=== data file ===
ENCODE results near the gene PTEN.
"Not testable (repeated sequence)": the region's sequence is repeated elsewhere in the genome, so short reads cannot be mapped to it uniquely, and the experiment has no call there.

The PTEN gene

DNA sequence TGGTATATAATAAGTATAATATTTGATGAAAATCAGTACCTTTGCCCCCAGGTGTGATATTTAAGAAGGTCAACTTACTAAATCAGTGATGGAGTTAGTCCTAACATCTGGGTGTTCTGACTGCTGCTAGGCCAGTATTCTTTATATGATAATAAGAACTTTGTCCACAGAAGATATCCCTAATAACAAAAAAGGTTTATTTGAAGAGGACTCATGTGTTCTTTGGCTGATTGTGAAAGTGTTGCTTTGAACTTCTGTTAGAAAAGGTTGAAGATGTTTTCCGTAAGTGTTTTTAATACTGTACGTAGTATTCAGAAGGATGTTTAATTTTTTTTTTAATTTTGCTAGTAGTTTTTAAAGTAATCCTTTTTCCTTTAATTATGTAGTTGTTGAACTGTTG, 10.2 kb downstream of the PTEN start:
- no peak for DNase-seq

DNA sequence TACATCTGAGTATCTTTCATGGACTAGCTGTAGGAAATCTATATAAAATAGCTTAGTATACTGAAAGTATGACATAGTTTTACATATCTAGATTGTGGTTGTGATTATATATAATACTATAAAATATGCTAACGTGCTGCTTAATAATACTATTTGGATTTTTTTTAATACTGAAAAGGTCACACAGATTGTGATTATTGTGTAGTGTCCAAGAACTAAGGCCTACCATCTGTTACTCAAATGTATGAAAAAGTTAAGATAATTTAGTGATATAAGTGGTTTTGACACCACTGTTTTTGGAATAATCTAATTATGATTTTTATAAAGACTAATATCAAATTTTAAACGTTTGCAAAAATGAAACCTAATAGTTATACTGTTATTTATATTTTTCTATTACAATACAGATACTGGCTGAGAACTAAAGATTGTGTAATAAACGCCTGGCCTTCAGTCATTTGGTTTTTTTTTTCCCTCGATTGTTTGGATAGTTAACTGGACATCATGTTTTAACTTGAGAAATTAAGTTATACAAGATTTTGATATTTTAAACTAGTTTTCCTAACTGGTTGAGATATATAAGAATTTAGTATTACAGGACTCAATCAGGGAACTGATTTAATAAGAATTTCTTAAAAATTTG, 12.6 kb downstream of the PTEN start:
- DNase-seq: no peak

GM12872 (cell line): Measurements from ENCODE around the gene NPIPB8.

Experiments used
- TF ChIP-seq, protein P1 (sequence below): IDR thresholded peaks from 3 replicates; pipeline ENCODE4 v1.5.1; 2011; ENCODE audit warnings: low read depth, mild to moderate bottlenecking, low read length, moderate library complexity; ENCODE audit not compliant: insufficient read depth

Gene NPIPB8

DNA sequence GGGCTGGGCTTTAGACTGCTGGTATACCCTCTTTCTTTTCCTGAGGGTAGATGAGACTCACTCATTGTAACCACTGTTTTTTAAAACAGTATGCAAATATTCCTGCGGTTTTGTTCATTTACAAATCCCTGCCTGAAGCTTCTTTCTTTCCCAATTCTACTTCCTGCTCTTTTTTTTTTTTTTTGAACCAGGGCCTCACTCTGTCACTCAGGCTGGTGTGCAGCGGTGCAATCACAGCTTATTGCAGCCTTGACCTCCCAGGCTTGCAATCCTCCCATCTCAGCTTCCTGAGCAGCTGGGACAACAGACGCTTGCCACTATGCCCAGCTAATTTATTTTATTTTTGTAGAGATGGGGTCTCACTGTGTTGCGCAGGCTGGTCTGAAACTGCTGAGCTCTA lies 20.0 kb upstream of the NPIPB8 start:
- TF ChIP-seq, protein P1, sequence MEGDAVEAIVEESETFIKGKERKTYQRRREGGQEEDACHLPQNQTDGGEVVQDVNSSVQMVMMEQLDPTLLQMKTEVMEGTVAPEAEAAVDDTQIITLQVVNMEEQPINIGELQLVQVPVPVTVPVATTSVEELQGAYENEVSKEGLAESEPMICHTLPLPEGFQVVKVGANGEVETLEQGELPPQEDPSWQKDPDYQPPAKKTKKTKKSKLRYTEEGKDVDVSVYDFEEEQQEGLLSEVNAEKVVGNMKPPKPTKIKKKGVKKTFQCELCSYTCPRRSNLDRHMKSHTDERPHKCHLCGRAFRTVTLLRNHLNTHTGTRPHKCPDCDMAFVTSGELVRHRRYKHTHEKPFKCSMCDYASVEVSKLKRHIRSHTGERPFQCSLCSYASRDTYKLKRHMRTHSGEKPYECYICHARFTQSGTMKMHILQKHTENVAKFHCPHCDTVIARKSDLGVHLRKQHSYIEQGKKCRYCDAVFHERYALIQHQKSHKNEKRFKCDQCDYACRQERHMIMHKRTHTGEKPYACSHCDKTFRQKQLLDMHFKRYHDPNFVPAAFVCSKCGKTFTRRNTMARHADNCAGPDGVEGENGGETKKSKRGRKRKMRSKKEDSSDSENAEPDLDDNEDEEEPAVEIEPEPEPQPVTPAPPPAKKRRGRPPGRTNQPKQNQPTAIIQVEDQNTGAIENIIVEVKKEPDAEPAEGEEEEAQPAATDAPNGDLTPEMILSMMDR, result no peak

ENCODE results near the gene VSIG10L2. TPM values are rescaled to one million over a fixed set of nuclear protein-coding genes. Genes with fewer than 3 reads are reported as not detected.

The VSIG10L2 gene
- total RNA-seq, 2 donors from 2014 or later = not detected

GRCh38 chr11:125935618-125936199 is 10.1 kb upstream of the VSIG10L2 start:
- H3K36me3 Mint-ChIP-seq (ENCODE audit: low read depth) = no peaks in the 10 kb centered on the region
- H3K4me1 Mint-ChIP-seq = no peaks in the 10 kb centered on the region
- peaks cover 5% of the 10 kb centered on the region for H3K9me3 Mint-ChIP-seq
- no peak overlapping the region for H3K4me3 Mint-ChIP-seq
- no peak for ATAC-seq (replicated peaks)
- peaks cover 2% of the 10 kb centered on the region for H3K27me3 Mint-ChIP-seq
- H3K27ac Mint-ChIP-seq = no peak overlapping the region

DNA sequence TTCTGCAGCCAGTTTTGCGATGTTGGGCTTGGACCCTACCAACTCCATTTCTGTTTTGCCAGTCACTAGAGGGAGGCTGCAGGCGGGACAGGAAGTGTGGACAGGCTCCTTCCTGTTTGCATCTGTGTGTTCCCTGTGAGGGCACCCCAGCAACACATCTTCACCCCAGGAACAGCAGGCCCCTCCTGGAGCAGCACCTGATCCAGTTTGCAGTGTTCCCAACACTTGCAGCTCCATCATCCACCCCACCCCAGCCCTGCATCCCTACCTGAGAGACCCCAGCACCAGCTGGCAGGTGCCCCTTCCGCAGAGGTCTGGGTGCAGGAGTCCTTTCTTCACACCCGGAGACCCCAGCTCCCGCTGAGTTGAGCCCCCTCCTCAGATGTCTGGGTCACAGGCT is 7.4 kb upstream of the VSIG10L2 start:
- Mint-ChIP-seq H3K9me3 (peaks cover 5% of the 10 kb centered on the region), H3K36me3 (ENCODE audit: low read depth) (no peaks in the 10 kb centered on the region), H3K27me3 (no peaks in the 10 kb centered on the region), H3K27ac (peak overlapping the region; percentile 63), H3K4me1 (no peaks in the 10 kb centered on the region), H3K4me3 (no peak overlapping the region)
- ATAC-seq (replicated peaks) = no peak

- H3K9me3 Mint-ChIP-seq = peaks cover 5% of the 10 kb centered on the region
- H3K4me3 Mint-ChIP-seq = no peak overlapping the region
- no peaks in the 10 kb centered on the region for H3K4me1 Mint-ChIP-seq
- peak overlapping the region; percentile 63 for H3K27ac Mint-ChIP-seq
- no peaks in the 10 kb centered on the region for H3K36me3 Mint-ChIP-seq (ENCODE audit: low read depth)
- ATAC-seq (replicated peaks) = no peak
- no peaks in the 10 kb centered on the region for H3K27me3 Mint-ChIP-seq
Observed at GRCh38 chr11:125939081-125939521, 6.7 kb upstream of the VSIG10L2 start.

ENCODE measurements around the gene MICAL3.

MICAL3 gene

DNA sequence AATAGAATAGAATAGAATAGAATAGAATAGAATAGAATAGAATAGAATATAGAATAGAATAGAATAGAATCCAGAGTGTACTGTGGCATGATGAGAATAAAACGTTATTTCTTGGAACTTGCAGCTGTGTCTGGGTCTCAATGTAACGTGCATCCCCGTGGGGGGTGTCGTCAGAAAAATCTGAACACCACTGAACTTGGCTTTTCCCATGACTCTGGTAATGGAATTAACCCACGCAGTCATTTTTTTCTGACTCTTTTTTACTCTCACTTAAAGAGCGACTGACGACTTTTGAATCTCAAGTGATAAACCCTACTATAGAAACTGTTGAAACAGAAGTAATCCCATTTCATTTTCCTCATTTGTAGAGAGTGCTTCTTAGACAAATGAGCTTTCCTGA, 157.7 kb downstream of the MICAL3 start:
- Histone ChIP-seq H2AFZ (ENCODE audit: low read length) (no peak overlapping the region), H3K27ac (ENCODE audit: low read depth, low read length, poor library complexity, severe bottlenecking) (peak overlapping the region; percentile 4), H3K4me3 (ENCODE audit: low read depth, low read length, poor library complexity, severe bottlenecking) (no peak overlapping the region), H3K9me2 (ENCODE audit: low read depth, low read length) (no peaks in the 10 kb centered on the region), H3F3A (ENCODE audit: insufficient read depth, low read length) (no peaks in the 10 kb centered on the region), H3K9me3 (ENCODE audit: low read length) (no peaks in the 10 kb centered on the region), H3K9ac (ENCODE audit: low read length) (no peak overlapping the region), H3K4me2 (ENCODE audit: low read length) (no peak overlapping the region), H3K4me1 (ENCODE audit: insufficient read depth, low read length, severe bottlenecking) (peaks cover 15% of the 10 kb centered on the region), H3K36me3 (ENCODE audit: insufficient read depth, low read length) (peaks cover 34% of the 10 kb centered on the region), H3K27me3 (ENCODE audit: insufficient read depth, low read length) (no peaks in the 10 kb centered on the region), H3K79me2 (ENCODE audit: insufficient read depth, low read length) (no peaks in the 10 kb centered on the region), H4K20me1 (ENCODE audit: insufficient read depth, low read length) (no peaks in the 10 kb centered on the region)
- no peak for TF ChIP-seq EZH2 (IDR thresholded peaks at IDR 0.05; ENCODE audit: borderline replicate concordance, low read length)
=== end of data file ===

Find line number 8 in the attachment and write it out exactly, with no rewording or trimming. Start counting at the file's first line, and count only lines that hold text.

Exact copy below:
GM12872 (cell line): Measurements from ENCODE around the gene NPIPB8.